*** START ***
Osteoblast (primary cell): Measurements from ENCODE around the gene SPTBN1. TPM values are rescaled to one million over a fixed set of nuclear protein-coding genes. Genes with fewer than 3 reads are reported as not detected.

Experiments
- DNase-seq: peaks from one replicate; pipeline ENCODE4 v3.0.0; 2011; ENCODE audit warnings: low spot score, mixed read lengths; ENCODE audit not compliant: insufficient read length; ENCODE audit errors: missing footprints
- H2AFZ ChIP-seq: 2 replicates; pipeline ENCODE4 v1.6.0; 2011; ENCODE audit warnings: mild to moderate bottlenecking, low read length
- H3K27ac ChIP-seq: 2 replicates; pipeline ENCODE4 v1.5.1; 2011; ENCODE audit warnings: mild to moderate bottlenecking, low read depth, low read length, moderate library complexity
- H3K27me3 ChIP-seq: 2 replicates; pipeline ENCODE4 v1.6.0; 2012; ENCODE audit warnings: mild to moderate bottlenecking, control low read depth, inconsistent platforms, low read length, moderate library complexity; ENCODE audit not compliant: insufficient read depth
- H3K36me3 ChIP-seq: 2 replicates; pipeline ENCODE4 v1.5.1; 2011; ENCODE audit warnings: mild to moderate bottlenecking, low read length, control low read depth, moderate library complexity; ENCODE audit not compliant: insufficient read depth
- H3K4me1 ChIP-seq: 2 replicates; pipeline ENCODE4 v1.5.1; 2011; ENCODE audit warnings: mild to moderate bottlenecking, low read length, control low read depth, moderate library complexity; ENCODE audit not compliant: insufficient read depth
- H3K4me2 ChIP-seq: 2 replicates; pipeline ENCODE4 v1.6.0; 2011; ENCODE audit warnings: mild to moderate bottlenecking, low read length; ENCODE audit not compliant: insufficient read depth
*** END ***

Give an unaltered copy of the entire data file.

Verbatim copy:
Osteoblast (primary cell): Measurements from ENCODE around the gene SPTBN1. TPM values are rescaled to one million over a fixed set of nuclear protein-coding genes. Genes with fewer than 3 reads are reported as not detected.

Experiments
- DNase-seq: peaks from one replicate; pipeline ENCODE4 v3.0.0; 2011; ENCODE audit warnings: low spot score, mixed read lengths; ENCODE audit not compliant: insufficient read length; ENCODE audit errors: missing footprints
- H2AFZ ChIP-seq: 2 replicates; pipeline ENCODE4 v1.6.0; 2011; ENCODE audit warnings: mild to moderate bottlenecking, low read length
- H3K27ac ChIP-seq: 2 replicates; pipeline ENCODE4 v1.5.1; 2011; ENCODE audit warnings: mild to moderate bottlenecking, low read depth, low read length, moderate library complexity
- H3K27me3 ChIP-seq: 2 replicates; pipeline ENCODE4 v1.6.0; 2012; ENCODE audit warnings: mild to moderate bottlenecking, control low read depth, inconsistent platforms, low read length, moderate library complexity; ENCODE audit not compliant: insufficient read depth
- H3K36me3 ChIP-seq: 2 replicates; pipeline ENCODE4 v1.5.1; 2011; ENCODE audit warnings: mild to moderate bottlenecking, low read length, control low read depth, moderate library complexity; ENCODE audit not compliant: insufficient read depth
- H3K4me1 ChIP-seq: 2 replicates; pipeline ENCODE4 v1.5.1; 2011; ENCODE audit warnings: mild to moderate bottlenecking, low read length, control low read depth, moderate library complexity; ENCODE audit not compliant: insufficient read depth
- H3K4me2 ChIP-seq: 2 replicates; pipeline ENCODE4 v1.6.0; 2011; ENCODE audit warnings: mild to moderate bottlenecking, low read length; ENCODE audit not compliant: insufficient read depth